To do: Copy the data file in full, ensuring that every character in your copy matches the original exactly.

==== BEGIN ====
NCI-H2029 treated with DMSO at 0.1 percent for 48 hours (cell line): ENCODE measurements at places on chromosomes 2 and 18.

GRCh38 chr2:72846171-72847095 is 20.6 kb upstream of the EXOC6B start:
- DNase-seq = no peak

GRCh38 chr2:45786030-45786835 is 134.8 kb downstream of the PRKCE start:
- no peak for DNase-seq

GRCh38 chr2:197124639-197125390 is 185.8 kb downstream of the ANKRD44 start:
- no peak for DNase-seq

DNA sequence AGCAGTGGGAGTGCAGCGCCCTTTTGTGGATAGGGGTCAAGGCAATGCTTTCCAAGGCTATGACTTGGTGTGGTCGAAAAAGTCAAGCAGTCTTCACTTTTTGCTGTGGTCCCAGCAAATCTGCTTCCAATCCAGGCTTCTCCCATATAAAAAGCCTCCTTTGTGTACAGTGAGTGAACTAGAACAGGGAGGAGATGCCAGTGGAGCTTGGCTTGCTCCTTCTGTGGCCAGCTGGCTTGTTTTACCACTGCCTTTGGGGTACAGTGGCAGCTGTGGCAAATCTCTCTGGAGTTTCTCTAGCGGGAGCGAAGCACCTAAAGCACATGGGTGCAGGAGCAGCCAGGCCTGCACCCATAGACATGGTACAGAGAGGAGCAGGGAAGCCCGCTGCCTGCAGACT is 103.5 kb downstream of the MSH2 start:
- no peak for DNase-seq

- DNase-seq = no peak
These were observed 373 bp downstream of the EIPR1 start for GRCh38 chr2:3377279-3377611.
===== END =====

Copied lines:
NCI-H2029 treated with DMSO at 0.1 percent for 48 hours (cell line): ENCODE measurements at places on chromosomes 2 and 18.

GRCh38 chr2:72846171-72847095 is 20.6 kb upstream of the EXOC6B start:
- DNase-seq = no peak

GRCh38 chr2:45786030-45786835 is 134.8 kb downstream of the PRKCE start:
- no peak for DNase-seq

GRCh38 chr2:197124639-197125390 is 185.8 kb downstream of the ANKRD44 start:
- no peak for DNase-seq

DNA sequence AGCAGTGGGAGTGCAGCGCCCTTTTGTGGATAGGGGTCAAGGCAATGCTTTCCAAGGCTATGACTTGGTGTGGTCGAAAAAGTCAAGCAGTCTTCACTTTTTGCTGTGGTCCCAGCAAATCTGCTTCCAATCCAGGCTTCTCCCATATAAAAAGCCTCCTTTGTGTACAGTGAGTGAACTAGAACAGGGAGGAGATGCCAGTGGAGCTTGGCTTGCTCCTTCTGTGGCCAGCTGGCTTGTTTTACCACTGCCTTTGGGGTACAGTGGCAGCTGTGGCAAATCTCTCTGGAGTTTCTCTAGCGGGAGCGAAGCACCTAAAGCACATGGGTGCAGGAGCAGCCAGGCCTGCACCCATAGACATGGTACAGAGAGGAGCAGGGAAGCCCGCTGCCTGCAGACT is 103.5 kb downstream of the MSH2 start:
- no peak for DNase-seq

- DNase-seq = no peak
These were observed 373 bp downstream of the EIPR1 start for GRCh38 chr2:3377279-3377611.